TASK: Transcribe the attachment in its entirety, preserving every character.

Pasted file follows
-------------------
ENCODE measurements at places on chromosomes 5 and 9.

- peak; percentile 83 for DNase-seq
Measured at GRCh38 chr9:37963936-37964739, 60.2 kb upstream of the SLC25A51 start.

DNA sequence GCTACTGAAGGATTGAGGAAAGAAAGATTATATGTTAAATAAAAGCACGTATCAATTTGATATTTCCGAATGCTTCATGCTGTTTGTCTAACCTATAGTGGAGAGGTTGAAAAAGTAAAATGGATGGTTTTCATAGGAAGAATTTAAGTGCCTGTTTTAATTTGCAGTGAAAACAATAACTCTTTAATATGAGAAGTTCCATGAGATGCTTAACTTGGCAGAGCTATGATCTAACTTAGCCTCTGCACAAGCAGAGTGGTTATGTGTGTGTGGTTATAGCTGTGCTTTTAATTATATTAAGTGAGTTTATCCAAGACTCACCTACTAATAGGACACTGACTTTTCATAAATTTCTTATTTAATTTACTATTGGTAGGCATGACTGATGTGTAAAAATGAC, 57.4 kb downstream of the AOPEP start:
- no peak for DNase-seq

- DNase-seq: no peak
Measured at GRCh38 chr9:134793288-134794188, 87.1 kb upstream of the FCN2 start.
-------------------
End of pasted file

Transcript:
ENCODE measurements at places on chromosomes 5 and 9.

- peak; percentile 83 for DNase-seq
Measured at GRCh38 chr9:37963936-37964739, 60.2 kb upstream of the SLC25A51 start.

DNA sequence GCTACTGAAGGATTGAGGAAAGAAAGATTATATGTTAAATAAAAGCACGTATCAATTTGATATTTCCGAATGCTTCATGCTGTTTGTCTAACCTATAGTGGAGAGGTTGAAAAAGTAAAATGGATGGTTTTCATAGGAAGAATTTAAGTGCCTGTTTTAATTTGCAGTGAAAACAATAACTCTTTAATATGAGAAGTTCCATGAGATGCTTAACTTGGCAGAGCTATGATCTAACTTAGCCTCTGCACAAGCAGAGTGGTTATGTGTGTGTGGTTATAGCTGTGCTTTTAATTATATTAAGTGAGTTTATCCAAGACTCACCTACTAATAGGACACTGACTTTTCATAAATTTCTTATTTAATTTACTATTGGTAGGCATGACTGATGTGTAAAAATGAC, 57.4 kb downstream of the AOPEP start:
- no peak for DNase-seq

- DNase-seq: no peak
Measured at GRCh38 chr9:134793288-134794188, 87.1 kb upstream of the FCN2 start.